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Old 25th April 2012, 4:44 PM   #1
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Default Extremely noob sound card question

Ok, so i rarely use soundcards. I only use them when i need to troubleshoot a problem, And thats only been once before. Now i have a Creative labs SB0410 and it has a port on the internal bit that says Aux In. Am i suppose to plug something into that?

My last sound card i just plugged in and it worked.

Also, would that soundcard give me better quality sound than on board from a 990FXA-UD7?


And yes i know this is a very simple question, yes i did google, and no i couldnt find any specific reference to this, so can we please keep insults/flames to a minimum?

Cheers
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Old 25th April 2012, 4:47 PM   #2
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aux in is for CD/DVD roms when they used to be seperate, back in the day.

Thats a pretty shithouse soundcard, and the realtek for your onboard isnt much better.
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Old 25th April 2012, 5:03 PM   #3
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What Prosthetic said is correct.

The CD audio cable (that plugs into the aux socket) was to take sound from the CD drive to the soundcard directly. Any reasonably modern CD drive (and I would assume all DVD drives) can and will just send the sound over the SATA/PATA interface.

Some TV capture cards also use the aux inputs for a similar function (ie taking sound from the capture card to the soundcard without going through the PCI bus).


Regarding sound quality - it'll probably be more resistant to interference simply because it's separated a bit from the mainboard. If you're not hearing any interference from the mainboard, however, the onboard sound is probably better quality than an ancient SB Live (that card was released at least seven years ago).
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Old 25th April 2012, 5:06 PM   #4
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What Prosthetic said is correct.

The CD audio cable (that plugs into the aux socket) was to take sound from the CD drive to the soundcard directly. Any reasonably modern CD drive (and I would assume all DVD drives) can and will just send the sound over the SATA/PATA interface.

Some TV capture cards also use the aux inputs for a similar function (ie taking sound from the capture card to the soundcard without going through the PCI bus).


Regarding sound quality - it'll probably be more resistant to interference simply because it's separated a bit from the mainboard. If you're not hearing any interference from the mainboard, however, the onboard sound is probably better quality than an ancient SB Live (that card was released at least seven years ago).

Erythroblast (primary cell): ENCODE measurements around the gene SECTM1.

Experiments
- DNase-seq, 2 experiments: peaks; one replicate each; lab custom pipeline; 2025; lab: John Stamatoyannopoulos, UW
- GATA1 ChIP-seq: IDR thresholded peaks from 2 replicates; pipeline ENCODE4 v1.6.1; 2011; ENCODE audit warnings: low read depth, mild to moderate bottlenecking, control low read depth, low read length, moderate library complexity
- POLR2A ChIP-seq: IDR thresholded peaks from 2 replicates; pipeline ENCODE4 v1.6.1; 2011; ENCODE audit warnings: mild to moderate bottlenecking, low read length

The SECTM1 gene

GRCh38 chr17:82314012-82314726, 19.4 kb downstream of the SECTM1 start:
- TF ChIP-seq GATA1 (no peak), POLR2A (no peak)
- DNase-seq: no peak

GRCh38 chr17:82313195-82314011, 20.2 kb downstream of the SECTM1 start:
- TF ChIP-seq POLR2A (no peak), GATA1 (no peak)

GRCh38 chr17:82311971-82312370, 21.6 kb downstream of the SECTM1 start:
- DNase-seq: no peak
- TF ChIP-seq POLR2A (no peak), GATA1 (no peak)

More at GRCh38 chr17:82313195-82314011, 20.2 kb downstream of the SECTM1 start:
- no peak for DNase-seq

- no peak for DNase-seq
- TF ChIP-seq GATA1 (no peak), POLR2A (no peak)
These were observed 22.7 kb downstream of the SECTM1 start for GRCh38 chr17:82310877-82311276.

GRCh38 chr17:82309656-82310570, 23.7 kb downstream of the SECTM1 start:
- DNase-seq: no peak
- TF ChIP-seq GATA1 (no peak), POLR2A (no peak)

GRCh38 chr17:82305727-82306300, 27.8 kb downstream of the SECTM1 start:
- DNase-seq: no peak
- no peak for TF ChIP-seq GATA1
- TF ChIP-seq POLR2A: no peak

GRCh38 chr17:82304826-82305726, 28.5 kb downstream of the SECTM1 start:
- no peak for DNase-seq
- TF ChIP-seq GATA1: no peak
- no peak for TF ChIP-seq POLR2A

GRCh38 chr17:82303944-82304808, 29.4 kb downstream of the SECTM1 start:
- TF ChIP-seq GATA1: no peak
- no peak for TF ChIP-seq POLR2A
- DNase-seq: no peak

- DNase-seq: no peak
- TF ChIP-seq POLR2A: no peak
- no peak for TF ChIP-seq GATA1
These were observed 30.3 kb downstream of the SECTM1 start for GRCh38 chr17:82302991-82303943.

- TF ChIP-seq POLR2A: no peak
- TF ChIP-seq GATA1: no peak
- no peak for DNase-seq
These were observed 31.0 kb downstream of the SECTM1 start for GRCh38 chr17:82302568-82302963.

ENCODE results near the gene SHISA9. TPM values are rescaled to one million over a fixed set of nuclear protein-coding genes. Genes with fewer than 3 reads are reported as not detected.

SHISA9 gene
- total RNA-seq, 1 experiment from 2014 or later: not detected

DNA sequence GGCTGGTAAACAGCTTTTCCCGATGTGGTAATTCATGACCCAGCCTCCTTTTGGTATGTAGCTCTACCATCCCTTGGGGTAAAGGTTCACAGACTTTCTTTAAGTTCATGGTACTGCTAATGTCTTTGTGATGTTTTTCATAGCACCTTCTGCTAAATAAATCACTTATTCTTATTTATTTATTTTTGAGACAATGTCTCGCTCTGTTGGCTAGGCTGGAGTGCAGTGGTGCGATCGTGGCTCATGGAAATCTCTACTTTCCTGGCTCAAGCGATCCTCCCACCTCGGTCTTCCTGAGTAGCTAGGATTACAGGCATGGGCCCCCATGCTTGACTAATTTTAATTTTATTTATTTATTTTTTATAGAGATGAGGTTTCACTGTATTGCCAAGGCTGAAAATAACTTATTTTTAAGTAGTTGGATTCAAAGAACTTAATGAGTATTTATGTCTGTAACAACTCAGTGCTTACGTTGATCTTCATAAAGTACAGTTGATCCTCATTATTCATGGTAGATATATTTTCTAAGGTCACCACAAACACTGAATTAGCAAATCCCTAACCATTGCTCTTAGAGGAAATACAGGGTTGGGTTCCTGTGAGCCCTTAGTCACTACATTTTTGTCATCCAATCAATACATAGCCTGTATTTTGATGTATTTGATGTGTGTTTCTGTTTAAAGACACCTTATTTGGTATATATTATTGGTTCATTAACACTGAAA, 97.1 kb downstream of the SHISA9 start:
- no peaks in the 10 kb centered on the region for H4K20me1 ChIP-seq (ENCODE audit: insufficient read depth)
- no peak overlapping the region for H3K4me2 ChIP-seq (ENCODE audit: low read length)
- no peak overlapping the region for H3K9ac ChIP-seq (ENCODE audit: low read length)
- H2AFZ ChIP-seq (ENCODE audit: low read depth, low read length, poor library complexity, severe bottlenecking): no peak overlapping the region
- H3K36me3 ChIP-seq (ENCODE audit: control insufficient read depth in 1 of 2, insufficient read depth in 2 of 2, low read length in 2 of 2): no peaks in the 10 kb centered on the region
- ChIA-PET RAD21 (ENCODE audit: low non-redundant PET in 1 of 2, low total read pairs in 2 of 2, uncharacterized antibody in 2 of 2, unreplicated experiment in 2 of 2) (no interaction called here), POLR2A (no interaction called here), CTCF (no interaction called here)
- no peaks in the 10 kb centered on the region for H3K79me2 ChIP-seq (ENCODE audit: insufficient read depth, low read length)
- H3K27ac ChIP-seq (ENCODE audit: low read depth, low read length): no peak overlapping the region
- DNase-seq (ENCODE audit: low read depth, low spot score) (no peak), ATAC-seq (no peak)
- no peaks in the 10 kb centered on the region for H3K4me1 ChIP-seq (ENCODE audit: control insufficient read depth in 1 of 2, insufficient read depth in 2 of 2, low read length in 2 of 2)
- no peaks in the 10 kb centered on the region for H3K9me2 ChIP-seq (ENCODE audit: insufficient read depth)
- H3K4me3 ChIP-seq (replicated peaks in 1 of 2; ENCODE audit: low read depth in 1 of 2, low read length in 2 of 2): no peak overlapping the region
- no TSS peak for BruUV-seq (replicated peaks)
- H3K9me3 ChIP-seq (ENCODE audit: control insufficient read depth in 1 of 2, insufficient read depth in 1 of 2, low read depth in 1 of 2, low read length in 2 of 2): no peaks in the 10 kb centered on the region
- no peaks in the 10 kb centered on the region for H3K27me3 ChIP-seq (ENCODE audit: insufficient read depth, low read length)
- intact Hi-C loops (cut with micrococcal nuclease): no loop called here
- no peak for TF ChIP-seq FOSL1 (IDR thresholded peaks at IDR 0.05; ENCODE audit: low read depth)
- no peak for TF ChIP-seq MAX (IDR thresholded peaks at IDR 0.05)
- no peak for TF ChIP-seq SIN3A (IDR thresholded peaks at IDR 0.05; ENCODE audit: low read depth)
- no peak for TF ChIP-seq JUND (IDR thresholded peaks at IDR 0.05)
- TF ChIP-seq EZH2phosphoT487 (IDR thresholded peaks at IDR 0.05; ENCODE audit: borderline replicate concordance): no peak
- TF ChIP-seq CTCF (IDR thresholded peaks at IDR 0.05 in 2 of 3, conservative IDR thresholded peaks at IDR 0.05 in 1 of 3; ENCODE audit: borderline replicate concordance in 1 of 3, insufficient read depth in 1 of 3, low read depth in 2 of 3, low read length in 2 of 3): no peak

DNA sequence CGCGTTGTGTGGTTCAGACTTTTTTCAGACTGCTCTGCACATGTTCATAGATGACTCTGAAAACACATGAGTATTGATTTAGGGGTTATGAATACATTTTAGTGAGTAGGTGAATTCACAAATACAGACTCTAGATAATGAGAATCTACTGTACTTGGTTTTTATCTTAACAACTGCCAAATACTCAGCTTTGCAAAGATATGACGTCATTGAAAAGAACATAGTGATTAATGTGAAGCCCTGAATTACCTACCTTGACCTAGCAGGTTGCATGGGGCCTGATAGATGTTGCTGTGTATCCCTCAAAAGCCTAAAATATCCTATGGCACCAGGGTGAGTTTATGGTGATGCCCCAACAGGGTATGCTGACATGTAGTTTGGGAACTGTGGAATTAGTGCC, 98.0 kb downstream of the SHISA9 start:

kk cool. I did originally buy it off this forum just for a troubleshooting card (Because my last died) but figured i might see if its decent enough to use as an everyday sound card.

Would the SPDIF be better quality sound onboard than the standard output?
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Old 25th April 2012, 6:04 PM   #5
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Would the SPDIF be better quality sound onboard than the standard output?
If you use the SPDIF output from your onboard audio, you'll need to pipe it into an external digital-to-analogue (D/A) converter - if the speakers/amp/receiver have SPDIF in, they'll likely have one. Since the D/A converter used in onboard sound is usually pretty cheap, using SPDIF out will likely give you better sound quality.
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Old 25th April 2012, 6:35 PM   #6
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If you use the SPDIF output from your onboard audio, you'll need to pipe it into an external digital-to-analogue (D/A) converter - if the speakers/amp/receiver have SPDIF in, they'll likely have one. Since the D/A converter used in onboard sound is usually pretty cheap, using SPDIF out will likely give you better sound quality.
Yeah my Home theatre has SPDIF, just not sure if its in or out....Is it usually 2 way?
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Old 25th April 2012, 10:23 PM   #7
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No, it's generally single-way. But why would a home theatre system have SPDIF outputs? Isn't it meant to be where the sound ends up, rather than the sound source?

You could just cycle through the available inputs and see if one of them is "SPDIF". That would strongly suggest that it's an input.
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Old 26th April 2012, 6:05 AM   #8
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No, it's generally single-way. But why would a home theatre system have SPDIF outputs? Isn't it meant to be where the sound ends up, rather than the sound source?

You could just cycle through the available inputs and see if one of them is "SPDIF". That would strongly suggest that it's an input.
Yeah, i thought so, but there isnt any button on my remote to select it, as input... :S Could it be a default thing? Like, once it detects its plugged in it selects it?
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